2. Fairchild supplied bottled water to the residents of Vietzke Village trailer park following initial detection in July 1989 of TCE in the water supply servicing this park. All residents of the trailer park were connected to the base water supply by early August 1989. The base also contracted for the abandonment of the Vietzke Village supply wells which was completed between May and June 1993.
  3. Fairchild currently reviews all new on-base development proposals to ensure that no unacceptable exposure to previously identified environmental contamination will occur as a result of such development. The USAF Base Realignment and Closure Program will conduct an environmental review prior to the transfer of any land should the base, or any portions of the base, close in the future.
  4. Fairchild conducted surface soil sampling for lead in November 1997 at the Warrior Park recreation area in response to a recommendation made in the Draft for Public Comment release of this health assessment.
  5. DOH held two public availability sessions on January 28, 1997, in order to gather community health concerns related to the Fairchild Air Force Base.
  6. DOH conducted a site visit of the Fairchild Air Force Base in order to identify any potentialexposure pathways to contaminants in soil, air, water or food on or near the base.

Actions Proposed:

  1. Fairchild will analyze monitoring well samples for metals at the WW-1 and FT-1 sites to ensure that metals are not a source of potential off-base groundwater contamination.
  2. DOH will hold a community meeting in order to explain the results of the Public Health Assessment and the nature of the risk posed by contaminants originating from Fairchild Air Force Base.
  3. DOH will notify proprietors of land known to be in groundwater contamination zones thatany development of groundwater on their property may not be suitable for use as a domesticsupply.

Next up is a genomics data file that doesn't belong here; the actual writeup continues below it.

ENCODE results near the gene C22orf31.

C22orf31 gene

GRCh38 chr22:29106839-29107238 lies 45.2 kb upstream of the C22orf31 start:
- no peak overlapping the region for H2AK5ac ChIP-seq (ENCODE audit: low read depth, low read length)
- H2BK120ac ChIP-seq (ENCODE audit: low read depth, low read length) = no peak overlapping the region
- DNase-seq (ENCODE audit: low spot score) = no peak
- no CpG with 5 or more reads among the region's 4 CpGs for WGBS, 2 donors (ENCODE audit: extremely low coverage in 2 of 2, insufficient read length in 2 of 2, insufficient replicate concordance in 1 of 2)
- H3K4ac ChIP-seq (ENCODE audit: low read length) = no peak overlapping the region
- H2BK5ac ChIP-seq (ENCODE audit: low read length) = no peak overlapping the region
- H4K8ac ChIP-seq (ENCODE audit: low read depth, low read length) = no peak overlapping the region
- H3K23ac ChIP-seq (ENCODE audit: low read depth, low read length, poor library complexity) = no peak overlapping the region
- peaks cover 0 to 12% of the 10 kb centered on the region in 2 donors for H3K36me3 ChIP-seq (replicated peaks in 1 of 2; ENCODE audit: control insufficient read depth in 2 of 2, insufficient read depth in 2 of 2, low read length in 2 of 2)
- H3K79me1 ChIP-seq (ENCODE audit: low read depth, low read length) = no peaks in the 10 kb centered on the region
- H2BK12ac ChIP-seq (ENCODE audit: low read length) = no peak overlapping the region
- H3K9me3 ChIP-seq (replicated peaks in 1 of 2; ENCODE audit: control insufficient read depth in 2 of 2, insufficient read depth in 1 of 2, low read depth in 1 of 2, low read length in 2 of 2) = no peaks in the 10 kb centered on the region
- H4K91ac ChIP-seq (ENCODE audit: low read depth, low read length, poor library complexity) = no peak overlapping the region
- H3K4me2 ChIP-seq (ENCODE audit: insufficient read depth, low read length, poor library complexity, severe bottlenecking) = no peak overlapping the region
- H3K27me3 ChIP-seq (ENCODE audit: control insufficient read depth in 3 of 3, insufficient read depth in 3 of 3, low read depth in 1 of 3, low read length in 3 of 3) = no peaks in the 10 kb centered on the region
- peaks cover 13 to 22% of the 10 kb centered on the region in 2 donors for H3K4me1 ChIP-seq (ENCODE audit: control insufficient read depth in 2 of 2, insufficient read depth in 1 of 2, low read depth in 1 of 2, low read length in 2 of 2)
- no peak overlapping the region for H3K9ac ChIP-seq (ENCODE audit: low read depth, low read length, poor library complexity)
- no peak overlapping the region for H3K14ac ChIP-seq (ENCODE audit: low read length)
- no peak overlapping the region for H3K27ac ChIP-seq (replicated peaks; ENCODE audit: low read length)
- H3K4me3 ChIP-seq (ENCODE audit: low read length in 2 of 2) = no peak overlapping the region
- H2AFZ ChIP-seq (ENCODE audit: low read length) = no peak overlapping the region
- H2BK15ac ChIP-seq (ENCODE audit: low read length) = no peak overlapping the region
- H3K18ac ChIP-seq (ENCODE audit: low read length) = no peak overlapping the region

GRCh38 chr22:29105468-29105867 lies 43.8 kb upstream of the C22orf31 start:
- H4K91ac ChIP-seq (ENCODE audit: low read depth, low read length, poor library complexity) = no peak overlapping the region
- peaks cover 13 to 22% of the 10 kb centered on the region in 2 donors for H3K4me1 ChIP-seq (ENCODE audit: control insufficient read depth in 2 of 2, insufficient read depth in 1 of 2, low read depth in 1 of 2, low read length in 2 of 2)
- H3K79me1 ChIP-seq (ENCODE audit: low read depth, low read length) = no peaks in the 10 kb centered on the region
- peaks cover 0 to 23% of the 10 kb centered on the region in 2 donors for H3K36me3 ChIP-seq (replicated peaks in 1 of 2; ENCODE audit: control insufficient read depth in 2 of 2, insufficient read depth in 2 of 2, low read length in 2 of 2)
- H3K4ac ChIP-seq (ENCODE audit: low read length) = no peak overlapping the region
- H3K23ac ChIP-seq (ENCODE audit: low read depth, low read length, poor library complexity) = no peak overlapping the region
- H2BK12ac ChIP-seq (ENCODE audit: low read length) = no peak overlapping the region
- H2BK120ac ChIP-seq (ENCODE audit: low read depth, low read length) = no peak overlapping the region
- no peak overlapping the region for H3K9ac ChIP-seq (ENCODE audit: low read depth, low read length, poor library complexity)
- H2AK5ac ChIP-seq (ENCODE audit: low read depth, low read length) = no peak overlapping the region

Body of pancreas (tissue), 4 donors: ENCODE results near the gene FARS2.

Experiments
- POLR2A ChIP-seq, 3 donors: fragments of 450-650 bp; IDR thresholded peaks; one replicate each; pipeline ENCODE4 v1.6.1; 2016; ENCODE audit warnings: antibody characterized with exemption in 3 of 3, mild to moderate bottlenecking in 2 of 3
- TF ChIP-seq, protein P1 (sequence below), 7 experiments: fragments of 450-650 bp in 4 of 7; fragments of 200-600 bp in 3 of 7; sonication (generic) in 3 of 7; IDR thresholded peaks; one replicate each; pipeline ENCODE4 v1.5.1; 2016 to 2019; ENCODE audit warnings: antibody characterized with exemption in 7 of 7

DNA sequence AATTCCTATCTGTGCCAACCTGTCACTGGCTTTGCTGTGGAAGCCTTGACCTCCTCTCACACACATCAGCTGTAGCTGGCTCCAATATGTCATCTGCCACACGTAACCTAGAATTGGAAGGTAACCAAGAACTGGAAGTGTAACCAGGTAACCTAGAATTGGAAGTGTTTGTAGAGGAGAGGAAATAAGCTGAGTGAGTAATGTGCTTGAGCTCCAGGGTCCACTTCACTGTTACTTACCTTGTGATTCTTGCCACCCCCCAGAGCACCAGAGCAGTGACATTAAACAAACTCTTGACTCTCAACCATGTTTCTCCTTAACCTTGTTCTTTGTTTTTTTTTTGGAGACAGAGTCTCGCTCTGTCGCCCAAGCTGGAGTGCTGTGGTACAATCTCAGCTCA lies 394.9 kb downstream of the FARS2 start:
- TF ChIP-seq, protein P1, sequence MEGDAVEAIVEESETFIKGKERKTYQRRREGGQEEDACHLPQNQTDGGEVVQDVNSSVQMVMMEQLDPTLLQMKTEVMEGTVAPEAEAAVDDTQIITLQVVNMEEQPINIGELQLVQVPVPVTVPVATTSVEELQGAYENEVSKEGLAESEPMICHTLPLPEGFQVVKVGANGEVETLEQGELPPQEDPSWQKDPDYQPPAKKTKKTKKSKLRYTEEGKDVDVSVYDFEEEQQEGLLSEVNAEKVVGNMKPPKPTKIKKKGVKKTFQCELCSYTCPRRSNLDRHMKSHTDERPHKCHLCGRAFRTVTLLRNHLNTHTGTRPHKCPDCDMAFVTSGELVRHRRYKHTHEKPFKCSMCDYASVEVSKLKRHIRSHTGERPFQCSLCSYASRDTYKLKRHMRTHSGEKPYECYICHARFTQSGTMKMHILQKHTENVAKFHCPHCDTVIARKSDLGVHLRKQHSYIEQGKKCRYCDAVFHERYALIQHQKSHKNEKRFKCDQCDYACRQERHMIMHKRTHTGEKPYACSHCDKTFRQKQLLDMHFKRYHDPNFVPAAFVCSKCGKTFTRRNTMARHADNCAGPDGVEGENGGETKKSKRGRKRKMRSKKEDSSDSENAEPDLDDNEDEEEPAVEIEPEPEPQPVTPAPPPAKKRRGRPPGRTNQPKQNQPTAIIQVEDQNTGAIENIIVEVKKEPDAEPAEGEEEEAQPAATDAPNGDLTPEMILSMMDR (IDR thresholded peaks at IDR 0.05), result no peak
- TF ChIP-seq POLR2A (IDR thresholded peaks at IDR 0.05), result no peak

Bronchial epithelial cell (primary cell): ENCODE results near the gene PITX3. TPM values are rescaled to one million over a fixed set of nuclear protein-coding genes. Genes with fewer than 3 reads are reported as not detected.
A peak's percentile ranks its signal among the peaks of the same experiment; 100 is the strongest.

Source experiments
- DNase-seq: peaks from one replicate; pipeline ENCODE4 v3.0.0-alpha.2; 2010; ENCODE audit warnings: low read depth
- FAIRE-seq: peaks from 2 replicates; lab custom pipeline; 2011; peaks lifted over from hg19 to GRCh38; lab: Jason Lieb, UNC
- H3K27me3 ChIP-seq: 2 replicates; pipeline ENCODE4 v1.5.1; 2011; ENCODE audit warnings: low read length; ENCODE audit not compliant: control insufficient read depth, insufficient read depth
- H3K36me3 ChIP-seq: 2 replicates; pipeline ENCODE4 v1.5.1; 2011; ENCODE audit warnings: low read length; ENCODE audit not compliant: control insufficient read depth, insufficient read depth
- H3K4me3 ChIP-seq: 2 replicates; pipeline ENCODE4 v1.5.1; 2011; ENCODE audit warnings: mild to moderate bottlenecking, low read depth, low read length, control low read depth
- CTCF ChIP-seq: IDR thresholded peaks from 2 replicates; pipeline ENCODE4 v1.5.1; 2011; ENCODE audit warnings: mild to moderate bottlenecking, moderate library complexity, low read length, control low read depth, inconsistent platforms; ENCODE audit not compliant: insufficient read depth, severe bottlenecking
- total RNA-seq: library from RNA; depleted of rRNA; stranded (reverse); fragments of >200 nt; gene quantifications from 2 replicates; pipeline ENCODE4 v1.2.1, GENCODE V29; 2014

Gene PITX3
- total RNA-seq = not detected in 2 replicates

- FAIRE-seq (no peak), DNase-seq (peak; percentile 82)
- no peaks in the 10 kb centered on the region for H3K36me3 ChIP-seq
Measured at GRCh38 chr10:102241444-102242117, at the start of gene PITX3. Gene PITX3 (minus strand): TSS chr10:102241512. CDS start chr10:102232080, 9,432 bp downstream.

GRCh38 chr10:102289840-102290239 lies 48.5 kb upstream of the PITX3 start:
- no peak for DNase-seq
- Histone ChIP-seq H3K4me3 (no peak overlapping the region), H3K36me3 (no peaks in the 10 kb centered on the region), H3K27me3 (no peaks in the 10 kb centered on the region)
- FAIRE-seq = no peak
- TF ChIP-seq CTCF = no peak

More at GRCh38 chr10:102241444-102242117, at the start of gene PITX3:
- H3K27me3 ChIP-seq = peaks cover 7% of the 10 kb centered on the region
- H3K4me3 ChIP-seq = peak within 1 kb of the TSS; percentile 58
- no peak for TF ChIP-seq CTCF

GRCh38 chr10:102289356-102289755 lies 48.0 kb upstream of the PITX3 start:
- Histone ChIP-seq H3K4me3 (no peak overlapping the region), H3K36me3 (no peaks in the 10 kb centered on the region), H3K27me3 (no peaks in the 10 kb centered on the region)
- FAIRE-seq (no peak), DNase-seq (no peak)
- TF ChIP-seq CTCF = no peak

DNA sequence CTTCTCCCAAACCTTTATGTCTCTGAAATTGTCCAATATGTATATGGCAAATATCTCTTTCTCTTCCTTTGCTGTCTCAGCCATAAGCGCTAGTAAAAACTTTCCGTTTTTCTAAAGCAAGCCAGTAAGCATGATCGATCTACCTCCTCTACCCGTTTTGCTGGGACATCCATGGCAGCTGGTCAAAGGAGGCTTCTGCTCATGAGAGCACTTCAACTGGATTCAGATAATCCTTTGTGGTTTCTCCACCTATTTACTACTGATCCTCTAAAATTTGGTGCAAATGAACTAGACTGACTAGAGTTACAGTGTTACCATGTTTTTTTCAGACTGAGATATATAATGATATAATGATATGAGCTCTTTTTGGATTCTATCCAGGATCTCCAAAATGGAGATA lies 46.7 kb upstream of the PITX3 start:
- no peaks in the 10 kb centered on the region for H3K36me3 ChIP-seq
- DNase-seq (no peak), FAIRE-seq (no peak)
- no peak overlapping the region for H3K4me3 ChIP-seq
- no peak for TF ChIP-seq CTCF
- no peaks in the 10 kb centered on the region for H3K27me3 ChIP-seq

Robert M. Duff
Public Health Advisor
Washington Department of Health
Office of Toxic Substances


Greg Thomas
Senior Regional Representative
Office of Regional Operations


Carole Hossom
Environmental Health Scientist
Federal Facilities Assessment Branch
Division of Health Assessment and Consultation

Diane Jackson
Environmental Engineer
Federal Facilities Assessment Branch
Division of Health Assessment and Consultation


1. JRB Associates. Installation Restoration Program Phase I - Records Search. 92ndBombardment Wing (Heavy). Fairchild Air Force Base, Washington. Prepared for : Strategic AirCommand, Offutt, Nebraska. January 1985.

2. Parsons Engineering Science Inc. Management Action Plan. Fairchild Air Force Base.Spokane, Washington. Prepared for: 92nd Civil Engineering Squadron, Environmental Flight,Fairchild Air Force Base. January 24, 1996.

3. Science Applications International Corporation. Remedial Investigation Report. Craig RoadLandfill for Fairchild Air Force Base, Washington. Prepared for: Headquarters Strategic AirCommand, Offutt, Air Force Base, Nebraska. April 1992.

4. Haliburton NUS. Remedial Investigation Report Priority One Operable Units: LF-01 (SW-1);SD-05 (IS-1); SS-18 (PS-2); SS-28 (PS-6); SS-27 (PS-8); WP-03 (WW-1); FT-04 (FT-1) forFairchild Air Force Base 92 SPTG/DEV, Fairchild, WA 99011. Prepared for: Headquarters AirCommand (HQ ACC/CEVR) Langley Air Force Base, Virginia 23665-5542. February 1993.

5. ICF Technology Incorporated. Remedial Investigation for Priority 2a Sites at Fairchild AirForce Base, Washington. Final. Prepared for: USAF/AMC, Air Force Center for EnvironmentalExcellence, Environmental Services Office, Environmental Restoration Division (AFCEE/ERD),Brooks Air Force Base, TX 78235-6000. February 1995.